Foster the Future

“Education is the most powerful weapon which you can use to change the world” – Nelson Mandela

When our resident’s join us school has often been put on the backburner.

Shylie came to us in April of this year, at the age of eighteen, and is now enrolled in a High School Diploma program through the Orange County Department of Education with a goal of graduating in 2023. After a two-year absence from school, she is now plugging away. With help from our TLF coaches and mentors, she’s learning how to take notes, study for exams, and actively listen and participate in a classroom setting again.

All of this is going on while she is looking for part-time work, attending weekly therapy, and getting into shape to combat her triggers and learn how to cope with stress to avoid relapse. Shylie’s aim is to go to cosmetology school and eventually work as a hairdresser in a salon.

Another of our residents is Sandy, who is also 18 years old. She has completed her orientation for her High School Diploma program with Orange County Department of Education and is awaiting to receive her class schedule. She stopped attending school when she first got pregnant with her son who is now 2, and then after returning paused again at the peak of COVID.

For many of our resident’s, it’s difficult to stay focused on school and push through obstacles because of past trauma. Our volunteers are critical in providing the safety and support system they need to move forward with confidence.

Sandy is focused on graduating from high school and reuniting with her son while maintaining her sobriety. As for the long run, she’s still figuring out what career to pursue. A big challenge for her has been time management and she is working hard with our team to organize and prioritize what’s important.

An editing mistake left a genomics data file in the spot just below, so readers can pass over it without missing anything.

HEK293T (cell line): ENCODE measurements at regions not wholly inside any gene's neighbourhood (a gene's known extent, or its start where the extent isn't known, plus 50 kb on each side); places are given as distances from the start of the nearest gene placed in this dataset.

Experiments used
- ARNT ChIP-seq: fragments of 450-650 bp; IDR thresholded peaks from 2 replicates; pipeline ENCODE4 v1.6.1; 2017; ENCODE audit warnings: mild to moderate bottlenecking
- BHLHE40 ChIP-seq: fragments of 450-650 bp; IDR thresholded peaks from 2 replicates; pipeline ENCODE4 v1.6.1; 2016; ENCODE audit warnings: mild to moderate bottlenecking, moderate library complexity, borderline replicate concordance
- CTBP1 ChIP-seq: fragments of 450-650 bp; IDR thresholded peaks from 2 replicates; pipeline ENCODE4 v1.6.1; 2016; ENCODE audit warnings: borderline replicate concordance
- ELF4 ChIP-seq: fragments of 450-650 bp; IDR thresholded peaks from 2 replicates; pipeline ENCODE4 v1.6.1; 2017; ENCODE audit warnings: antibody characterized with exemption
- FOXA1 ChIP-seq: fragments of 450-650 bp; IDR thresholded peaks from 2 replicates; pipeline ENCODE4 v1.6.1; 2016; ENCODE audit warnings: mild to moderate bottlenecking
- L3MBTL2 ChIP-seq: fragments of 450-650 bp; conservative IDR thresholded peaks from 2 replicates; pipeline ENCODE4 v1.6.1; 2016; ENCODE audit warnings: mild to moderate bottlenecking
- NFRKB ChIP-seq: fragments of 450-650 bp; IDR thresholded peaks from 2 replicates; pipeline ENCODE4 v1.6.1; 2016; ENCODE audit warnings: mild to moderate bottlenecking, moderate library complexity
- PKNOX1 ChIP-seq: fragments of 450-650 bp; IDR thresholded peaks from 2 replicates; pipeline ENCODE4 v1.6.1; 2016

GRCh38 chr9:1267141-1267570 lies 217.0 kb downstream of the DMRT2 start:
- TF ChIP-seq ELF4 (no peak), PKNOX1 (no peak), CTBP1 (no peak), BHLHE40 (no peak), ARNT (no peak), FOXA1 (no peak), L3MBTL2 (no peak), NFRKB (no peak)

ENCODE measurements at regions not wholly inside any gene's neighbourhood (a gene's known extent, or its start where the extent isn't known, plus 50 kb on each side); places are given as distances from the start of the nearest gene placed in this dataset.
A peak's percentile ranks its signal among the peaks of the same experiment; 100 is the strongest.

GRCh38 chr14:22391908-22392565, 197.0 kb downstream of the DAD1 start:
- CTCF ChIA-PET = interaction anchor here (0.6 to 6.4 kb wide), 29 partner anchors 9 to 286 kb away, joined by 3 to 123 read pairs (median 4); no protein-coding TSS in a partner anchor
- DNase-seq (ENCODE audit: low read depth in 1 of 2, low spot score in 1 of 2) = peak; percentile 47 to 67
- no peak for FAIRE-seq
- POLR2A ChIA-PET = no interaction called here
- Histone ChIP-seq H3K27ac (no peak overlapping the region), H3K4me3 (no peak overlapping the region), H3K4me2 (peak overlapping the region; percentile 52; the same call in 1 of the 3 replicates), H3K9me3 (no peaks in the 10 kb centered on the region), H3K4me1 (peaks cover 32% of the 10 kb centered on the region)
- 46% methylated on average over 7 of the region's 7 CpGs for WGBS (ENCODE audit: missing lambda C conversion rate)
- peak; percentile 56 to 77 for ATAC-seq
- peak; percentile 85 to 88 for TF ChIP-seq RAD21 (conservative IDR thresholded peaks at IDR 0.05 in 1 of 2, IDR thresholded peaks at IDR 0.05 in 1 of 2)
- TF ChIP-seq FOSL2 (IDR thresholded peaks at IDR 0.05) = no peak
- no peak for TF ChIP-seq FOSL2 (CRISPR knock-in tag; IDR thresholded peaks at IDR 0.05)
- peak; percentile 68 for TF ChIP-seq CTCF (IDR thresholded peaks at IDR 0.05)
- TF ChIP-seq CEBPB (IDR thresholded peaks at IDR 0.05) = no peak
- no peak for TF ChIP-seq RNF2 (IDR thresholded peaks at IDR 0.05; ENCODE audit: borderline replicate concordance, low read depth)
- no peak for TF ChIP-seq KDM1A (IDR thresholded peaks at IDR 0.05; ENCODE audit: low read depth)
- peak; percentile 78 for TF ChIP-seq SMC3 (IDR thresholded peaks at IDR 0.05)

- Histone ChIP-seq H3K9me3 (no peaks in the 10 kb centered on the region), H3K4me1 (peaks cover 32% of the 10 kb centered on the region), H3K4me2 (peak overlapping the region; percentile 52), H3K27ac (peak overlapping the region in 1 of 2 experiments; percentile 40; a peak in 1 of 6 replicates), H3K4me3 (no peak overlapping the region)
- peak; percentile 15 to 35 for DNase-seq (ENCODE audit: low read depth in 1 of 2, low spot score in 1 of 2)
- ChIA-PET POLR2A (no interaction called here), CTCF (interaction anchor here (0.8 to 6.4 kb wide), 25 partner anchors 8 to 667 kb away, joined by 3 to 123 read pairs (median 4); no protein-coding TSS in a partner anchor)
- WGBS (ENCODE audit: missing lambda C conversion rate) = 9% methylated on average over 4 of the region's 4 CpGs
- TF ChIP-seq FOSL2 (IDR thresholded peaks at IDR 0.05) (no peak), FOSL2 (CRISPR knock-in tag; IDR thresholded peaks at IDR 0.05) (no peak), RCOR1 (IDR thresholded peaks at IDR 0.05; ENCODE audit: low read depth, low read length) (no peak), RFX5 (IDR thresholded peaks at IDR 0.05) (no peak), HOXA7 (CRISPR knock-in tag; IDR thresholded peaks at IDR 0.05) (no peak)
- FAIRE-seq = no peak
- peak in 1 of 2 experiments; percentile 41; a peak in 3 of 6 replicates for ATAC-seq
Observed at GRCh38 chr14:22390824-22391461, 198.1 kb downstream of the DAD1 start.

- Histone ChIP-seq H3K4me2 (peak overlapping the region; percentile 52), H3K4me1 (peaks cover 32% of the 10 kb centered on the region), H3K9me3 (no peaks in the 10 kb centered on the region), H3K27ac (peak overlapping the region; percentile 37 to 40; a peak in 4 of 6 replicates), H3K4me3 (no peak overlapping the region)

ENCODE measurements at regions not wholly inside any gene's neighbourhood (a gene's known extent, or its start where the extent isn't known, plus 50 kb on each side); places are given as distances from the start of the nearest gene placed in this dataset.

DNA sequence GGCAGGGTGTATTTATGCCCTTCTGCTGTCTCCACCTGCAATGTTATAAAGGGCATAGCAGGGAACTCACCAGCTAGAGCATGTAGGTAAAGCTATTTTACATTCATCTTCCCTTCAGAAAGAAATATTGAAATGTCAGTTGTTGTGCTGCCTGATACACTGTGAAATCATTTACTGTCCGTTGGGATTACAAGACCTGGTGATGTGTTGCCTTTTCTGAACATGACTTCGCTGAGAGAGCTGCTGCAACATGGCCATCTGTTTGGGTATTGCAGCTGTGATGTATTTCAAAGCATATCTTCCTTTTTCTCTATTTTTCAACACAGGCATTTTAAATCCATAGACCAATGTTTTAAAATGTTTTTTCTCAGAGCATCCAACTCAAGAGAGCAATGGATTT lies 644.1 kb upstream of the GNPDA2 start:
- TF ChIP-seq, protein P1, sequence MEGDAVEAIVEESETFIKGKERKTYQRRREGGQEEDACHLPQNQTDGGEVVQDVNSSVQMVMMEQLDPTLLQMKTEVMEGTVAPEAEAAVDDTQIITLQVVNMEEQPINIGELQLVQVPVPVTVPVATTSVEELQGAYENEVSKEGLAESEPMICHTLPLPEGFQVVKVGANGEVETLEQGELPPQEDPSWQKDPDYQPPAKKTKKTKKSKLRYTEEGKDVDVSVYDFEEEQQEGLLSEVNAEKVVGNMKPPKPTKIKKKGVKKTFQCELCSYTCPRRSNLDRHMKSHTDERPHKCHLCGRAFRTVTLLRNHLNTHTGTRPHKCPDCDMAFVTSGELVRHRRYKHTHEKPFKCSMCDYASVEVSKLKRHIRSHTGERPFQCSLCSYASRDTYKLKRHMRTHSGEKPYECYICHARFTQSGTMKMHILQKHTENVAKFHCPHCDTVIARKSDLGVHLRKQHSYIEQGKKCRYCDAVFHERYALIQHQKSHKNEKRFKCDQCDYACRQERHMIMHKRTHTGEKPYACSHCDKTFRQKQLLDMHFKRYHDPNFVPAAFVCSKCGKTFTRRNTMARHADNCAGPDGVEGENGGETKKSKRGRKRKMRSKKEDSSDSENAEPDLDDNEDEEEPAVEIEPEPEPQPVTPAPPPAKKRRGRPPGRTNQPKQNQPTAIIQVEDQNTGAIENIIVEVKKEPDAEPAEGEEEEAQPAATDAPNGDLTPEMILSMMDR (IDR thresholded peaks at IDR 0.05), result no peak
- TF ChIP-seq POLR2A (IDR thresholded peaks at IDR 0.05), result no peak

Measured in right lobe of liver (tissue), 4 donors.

We couldn’t do what we do without you, and we’d like to make your giving more personal.

We invite you to be a member of the Leadership Circle, our new monthly donor club. Give a monthly gift of $20 or more and receive a Foster the Future t-shirt (shown below) to wear and share with others the youth you support.

What you do matters!

Join today! Click to donate

 

Be There

This past year I was given a 17-year-old camper to lead for Teen Leadership Camp weekend. We’ll call her Sherrie. Sherrie was a particularly complicated girl. At times she was so mature but could suddenly switch over to reveal the broken heart of a very needy child.

She informed me how much she despises team building activities at camp because she never wants to be touched without her consent. As Sherrie spoke, she opened up about her years of sexual abuse and how difficult it is for her to accept physical contact from others.

Sherrie told me she considered herself to be a Christian, but she didn’t believe God existed. I told her it wasn’t possible to have it both ways…that being a Christian required faith in God. Then she explained that she didn’t believe He existed because He never answered her when she called for help during those years of abuse. I momentarily wondered if I should have somehow better prepared myself to answer this deep theological conundrum. You see, before camp, I found myself worrying I wasn’t spiritually “fit” or “adequate” enough to lead these teens.

I took a breath and told Sherrie that I don’t understand why God doesn’t always rescue us when we ask, but I did know that He had a plan to make something beautiful out of her life if she would let Him. Sherrie became extremely angry at that moment and began to shut me out. I told her I would be praying that God would reveal Himself to her and that she would experience the great peace He has to offer. She responded, “Whatever floats your boat,” and walked away.